Call for Papers

The Humanities under Neoliberalism / The University under Neoliberalism


UCD Humanities Institute Annual PhD Conference 2017

UCD Humanities Institute, 6-7 October, 2017

"Left" in the Dark? by Anirban Ghosh

“What matters is not to know the world but to change it.”
? Frantz Fanon

This is an interdisciplinary PhD conference encouraging input from a range of subjects to discuss the contemporary political and economic status-quo. We want to trace the broad impact of political, economic and cultural change on the university and, more specifically, on the humanities. Neoliberalism is not just an economic policy, it is a philosophy. Alongside the dissolution of social, political and environmental supports, neoliberalism encourages us to view the market as the bestower of all our liberties. It encourages us to view ourselves as primarily competitive and resilient individuals who no longer require the aid of social supports in a now unencumbered market. As universities conform to this new dynamic of competition and resilience, a degree is seen as a “passport to wealth”, and the institution functions to maintain rather than subvert existing social inequalities. 

The increasing dissolution of student grant support as well as a general increase in student fees coincides with the removal of funding from the arts and humanities. The myth of a ‘free’ market that negates processes of social stratification is of immediate concern to the humanities as a discipline? our academic community has been created by these broader practices of social exclusion. If the university only exists to produce graduates for the job market then the true value of the arts is obsolete and not of any value to the state, tasked with supporting and funding. However, the overly competitive atmosphere created by the neoliberal university means that in order to be resilient, individual academics are forced to conform. This threatens academic freedom and the possibility of resistance. We encourage research focused on texts, media, works of art, film, music, criticism and drama and how they have responded, (whether through resistance or reinforcement), to the dominance of neoliberalism in the contemporary moment. Neoliberalism’s market oriented logic has not just spilled over into spheres ‘beyond the market’, it has purposely imposed its logic onto these spheres. It encourages us to understand everything in terms of economic value. Everything can be bought, sold, traded. But what voices does it exclude? Those which cannot be valued, bought or traded?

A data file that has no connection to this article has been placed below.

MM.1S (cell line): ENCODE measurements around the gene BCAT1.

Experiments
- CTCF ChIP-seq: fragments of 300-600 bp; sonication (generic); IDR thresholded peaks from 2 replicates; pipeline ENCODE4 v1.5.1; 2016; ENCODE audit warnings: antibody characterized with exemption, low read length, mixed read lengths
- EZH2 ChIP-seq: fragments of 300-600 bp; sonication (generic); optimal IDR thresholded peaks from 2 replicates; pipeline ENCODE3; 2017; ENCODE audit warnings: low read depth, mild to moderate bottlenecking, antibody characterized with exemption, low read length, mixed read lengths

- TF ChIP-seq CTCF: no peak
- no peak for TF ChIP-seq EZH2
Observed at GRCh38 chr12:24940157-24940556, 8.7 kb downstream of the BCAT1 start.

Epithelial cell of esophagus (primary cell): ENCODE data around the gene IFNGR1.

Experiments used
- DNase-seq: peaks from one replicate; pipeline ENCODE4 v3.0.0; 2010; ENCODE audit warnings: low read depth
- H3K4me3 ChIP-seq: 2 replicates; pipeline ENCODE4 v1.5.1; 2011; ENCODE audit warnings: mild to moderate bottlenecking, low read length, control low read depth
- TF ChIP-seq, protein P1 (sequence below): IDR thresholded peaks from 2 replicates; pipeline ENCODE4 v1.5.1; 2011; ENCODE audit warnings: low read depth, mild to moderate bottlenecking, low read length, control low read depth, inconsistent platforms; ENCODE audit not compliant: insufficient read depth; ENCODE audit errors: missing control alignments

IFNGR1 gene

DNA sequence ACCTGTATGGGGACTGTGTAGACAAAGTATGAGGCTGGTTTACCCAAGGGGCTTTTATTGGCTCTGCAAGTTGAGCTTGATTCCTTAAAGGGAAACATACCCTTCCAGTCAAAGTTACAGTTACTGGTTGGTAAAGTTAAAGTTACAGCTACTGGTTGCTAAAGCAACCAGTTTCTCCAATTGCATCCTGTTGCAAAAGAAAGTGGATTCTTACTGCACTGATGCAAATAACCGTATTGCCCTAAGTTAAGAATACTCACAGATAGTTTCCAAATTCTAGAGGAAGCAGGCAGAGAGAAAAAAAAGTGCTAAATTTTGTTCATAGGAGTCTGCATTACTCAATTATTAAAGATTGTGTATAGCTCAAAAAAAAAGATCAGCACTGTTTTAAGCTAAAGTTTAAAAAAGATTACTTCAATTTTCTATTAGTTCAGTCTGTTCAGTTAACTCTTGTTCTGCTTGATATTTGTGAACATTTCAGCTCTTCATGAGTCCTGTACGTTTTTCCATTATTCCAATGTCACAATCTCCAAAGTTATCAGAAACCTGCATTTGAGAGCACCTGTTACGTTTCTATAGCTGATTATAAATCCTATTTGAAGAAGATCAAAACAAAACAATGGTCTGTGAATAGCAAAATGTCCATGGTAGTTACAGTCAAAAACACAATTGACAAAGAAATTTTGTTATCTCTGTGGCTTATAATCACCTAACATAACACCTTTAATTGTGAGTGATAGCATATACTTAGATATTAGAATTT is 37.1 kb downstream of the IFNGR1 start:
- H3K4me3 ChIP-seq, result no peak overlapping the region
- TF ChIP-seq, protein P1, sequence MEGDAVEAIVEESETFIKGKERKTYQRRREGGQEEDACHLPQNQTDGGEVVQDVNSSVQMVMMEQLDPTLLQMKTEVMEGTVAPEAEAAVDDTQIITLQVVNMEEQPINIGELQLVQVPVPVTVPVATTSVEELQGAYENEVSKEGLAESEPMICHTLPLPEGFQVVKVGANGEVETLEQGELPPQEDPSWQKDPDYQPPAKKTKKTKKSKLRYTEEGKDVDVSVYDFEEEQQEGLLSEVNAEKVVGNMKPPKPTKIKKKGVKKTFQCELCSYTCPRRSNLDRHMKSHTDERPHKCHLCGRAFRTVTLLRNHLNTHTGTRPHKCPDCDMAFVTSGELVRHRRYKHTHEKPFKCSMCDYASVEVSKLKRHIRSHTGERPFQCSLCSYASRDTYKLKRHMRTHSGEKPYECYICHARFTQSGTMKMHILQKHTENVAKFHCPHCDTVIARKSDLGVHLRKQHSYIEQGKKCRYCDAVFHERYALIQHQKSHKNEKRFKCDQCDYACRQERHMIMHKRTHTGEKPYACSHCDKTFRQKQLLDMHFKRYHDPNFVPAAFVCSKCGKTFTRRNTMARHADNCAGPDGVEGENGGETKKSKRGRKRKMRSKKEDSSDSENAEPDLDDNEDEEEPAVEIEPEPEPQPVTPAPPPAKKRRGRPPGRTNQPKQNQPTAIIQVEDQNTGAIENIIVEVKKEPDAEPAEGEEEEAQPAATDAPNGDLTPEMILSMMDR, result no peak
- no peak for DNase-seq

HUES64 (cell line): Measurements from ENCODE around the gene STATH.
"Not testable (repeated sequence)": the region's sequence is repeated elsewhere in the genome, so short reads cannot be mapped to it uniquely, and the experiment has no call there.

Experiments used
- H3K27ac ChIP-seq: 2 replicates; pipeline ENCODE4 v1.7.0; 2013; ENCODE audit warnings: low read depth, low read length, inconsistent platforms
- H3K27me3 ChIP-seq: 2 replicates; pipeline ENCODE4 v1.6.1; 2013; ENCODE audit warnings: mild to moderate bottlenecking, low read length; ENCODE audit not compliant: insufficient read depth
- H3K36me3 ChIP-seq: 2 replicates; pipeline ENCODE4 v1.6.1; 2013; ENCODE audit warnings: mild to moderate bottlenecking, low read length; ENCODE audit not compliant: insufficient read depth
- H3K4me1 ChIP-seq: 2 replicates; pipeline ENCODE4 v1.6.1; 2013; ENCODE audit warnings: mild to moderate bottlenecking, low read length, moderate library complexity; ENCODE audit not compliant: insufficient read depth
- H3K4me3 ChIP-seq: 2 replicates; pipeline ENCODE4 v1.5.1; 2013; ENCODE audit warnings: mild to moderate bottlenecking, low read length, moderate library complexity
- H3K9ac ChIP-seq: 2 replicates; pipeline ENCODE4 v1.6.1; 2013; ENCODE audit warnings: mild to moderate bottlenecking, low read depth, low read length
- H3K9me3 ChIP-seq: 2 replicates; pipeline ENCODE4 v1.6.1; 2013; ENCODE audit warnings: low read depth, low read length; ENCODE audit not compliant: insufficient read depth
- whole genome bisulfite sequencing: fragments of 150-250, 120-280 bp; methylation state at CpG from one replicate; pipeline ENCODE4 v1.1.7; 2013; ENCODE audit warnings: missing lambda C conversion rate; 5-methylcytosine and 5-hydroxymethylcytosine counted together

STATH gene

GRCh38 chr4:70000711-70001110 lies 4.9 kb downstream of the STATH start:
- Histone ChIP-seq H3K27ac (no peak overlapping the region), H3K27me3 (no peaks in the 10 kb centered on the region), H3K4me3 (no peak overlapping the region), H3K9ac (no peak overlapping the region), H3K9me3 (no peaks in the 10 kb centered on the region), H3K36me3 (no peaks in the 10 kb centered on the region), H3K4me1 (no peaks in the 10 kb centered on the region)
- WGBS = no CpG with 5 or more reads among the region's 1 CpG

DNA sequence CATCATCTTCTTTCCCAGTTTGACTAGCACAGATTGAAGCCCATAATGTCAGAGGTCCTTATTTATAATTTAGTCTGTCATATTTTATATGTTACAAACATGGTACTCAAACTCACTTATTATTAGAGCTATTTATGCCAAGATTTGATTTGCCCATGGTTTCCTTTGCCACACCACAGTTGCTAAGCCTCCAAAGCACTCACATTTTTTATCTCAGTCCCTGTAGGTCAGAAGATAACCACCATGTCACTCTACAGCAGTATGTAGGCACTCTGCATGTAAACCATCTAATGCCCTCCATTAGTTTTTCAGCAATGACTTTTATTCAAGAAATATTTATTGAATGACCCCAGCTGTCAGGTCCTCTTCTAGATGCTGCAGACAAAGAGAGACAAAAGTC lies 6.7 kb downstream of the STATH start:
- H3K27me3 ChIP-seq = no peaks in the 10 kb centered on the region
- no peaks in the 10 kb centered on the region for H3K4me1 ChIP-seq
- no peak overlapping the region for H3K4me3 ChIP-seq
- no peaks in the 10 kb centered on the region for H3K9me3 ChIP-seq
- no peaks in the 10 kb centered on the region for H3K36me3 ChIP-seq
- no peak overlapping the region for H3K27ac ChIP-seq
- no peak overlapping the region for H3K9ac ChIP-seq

The conference will take place at the UCD Humanities Institute. The Institute promotes the international visibility and distinctiveness of interdisciplinary research in the humanities at UCD by acting as a laboratory for the study of culture and human experience. It complements research undertaken within related UCD schools and research institutes while concurrently providing a space for the delivery of interdisciplinary of transdisciplinary research of key societal challenges. The institute acts as a driving force for knowledge creation and transfer within UCD and in the context of the humanities in Ireland and Europe. 

Professor Thomas Docherty, University of Warwick, is the keynote speaker. His work deals with matters of cultural policy related to international higher education. He is working on a series of new books which include a critique of the neoliberal university and proposals for an alternative.

We also encourage papers from researchers, writers and artists not aligned with academia or affiliated with an academic institution. Individual proposals can include but are not limited to:

? Interdisciplinary research projects, not necessarily based in the humanities
? Work on race, gender, class and sexuality
? The extent to which the logic of neoliberalism coincides with that of liberal humanities
? Issues of academic freedom
? The student as consumer
? Activism and neoliberalism
? Feminism and neoliberalism
? Racism and neoliberalism
? Deregulation and social injustice
? The primacy of the individual/the self
? Critical perspectives on self-development/self-reliance
? Emotion and Affect
? Marginalised/alternative critical methodologies
? Art in the age of neoliberalism
? Concepts of transparency/agency/choice
? Emotional imperatives in the job marketplace
? Funding patterns in the university
? Educational access/social justice

Please send submissions for 20 minute papers , by the 31st of May 2017 , to Emma Penney and Donal Fullam at